SpaceX’s Falcon 9 Block 5 Launch Kicks Off a New Era in Reusability
Early Sunday morning, SpaceX will conduct a fairly routine launch that also marks a new era for the company. From this point on, SpaceX will only launch the final “Block 5” version of the Falcon 9 rocket, optimized both for power and reusability.
The launch window for the Telstar 19 VANTAGE mission opens at 1:50 a.m. Eastern time Sunday morning. The rocket will launch from Cape Canaveral in Florida and carry a Telesat communication satellite which will provide data services in North and South America. A live stream of the launch will be available from SpaceX.
As is now routine for SpaceX launches, the first stage of the rocket is expected to return to Earth and land on a drone ship in the Atlantic Ocean. Portions of the Block 5 rocket, according to SpaceX, can be reused up to 10 times with minimal refurbishing and quick turnaround, and dozens of times with more thorough refurbishment. The previous version of the Falcon 9, the Block 4, was designed to be reused far fewer times before being retired.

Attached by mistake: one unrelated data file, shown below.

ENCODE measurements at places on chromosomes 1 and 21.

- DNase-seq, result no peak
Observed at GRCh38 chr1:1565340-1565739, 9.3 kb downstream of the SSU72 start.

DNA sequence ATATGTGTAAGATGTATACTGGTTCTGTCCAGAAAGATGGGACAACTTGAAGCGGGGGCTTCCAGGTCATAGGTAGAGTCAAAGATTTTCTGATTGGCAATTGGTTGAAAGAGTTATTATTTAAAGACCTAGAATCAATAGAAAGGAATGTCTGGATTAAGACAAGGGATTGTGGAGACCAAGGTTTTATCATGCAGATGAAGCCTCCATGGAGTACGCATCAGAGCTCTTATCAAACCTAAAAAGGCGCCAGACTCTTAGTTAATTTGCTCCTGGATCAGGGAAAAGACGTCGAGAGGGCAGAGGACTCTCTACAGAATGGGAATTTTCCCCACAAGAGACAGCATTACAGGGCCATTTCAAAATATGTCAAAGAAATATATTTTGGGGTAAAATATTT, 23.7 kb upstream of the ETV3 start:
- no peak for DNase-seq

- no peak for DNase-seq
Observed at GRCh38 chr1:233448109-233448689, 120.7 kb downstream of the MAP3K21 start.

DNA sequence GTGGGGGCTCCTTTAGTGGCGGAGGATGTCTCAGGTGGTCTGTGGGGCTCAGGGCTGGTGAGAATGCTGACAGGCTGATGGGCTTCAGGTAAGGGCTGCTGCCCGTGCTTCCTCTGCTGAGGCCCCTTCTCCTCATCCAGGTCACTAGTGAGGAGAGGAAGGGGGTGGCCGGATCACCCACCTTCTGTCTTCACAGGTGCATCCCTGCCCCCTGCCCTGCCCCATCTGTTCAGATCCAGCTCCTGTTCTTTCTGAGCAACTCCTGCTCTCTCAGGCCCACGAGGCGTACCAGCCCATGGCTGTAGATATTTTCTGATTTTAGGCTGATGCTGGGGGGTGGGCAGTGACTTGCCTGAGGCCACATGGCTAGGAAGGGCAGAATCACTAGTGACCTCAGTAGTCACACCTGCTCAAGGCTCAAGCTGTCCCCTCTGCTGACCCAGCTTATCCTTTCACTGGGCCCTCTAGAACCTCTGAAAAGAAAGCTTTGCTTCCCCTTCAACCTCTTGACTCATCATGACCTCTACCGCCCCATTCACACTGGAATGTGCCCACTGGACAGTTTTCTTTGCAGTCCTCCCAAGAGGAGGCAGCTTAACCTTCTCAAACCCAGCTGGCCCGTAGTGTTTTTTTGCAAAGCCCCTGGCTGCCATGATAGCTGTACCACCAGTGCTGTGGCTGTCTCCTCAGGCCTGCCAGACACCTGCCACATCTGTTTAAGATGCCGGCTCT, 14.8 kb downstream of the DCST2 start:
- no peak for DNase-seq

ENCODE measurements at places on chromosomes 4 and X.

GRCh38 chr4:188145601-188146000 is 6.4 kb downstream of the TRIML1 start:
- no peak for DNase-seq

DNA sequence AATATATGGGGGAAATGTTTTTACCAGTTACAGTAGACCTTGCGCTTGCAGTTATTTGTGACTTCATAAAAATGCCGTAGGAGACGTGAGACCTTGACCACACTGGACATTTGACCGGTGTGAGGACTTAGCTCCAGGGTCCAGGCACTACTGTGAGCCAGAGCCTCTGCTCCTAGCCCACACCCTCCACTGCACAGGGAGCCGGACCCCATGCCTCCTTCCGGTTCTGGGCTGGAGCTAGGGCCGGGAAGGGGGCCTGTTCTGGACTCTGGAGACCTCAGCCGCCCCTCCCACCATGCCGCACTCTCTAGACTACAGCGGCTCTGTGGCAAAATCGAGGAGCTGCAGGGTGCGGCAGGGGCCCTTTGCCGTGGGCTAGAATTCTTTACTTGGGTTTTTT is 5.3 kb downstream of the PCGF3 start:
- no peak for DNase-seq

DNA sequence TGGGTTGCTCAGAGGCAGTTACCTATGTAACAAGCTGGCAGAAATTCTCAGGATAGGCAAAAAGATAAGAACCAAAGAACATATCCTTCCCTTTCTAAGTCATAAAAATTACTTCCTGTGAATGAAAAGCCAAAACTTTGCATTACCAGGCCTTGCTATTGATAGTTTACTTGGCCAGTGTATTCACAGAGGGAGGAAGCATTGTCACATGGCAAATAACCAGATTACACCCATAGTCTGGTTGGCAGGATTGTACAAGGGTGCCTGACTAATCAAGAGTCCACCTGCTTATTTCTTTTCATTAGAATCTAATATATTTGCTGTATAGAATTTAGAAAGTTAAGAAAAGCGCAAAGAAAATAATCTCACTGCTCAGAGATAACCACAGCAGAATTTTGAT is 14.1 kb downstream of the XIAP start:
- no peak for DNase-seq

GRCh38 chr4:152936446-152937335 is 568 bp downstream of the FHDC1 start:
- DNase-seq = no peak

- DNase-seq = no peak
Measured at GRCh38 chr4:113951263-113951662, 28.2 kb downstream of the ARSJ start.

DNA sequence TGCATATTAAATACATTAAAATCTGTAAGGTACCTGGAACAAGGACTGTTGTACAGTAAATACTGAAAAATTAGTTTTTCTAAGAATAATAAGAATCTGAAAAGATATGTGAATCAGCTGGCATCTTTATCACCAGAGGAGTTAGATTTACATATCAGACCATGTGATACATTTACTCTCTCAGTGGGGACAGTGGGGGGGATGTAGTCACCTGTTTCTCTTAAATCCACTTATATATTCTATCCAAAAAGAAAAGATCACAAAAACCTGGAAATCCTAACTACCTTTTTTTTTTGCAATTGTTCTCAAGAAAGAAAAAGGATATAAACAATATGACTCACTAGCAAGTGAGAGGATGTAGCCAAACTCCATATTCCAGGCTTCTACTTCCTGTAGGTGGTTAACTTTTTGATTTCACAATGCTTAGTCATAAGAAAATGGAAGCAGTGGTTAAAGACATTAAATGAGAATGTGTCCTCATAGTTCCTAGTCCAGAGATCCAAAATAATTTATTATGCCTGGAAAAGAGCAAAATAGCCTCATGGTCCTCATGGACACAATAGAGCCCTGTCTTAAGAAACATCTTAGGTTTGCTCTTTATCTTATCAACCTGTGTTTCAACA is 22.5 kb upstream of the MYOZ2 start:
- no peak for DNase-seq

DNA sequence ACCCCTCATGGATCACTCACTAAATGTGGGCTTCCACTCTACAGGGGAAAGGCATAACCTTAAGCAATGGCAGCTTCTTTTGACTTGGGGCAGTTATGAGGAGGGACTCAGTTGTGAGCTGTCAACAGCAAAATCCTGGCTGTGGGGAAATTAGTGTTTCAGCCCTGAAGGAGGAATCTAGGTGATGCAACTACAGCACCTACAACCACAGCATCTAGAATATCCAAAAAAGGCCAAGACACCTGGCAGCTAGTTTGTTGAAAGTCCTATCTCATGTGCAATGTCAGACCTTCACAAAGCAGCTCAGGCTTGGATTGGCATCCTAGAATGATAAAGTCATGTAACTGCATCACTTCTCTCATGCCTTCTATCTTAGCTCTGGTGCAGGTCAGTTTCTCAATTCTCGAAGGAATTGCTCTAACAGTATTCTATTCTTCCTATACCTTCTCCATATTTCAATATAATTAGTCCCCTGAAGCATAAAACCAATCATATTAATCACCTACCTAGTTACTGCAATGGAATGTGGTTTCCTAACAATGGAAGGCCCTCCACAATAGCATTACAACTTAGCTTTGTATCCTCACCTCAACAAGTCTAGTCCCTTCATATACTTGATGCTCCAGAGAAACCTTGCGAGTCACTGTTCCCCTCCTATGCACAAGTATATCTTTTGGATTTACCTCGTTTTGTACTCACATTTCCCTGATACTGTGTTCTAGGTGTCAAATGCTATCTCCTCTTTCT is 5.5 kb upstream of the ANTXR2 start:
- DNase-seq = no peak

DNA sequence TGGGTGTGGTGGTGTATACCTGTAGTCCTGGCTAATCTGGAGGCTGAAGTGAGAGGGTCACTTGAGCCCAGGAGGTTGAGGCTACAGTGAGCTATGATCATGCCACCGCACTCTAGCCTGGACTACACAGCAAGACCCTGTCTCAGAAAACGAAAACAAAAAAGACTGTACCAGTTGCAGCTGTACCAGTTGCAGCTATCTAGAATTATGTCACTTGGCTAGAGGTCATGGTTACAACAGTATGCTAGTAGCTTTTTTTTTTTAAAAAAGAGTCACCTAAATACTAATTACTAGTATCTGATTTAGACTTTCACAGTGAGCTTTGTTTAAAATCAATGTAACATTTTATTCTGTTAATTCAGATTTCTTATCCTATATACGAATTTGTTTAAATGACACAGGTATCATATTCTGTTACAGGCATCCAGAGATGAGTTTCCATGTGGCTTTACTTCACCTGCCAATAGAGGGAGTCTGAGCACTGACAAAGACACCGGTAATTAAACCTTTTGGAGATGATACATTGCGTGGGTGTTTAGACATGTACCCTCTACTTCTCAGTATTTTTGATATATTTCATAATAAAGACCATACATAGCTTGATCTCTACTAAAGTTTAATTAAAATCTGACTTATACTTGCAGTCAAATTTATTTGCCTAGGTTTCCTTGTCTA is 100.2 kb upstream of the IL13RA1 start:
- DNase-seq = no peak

Get Data Sheet, Fortune’s technology newsletter.
The transition to the Block 5 advances SpaceX’s overarching goal of lowering spaceflight costs by reusing major rocket components. That pursuit has already given the company a commercial edge, and reusability is also key to CEO Elon Musk’s plans for a future Mars colony.
The Block 5 is planned to be the version of the Falcon 9 that carries human crew members to the International Space Station. To qualify for that task, the rocket must be safely launched in the same configuration seven times. That landmark is expected to be reached quickly, with NASA currently targeting December of this year for a crewed SpaceX trip to the ISS. Boeing is scheduled for a November crewed mission, which will use a United Launch Alliance Atlas V rocket to deliver a Boeing Starliner capsule to the station.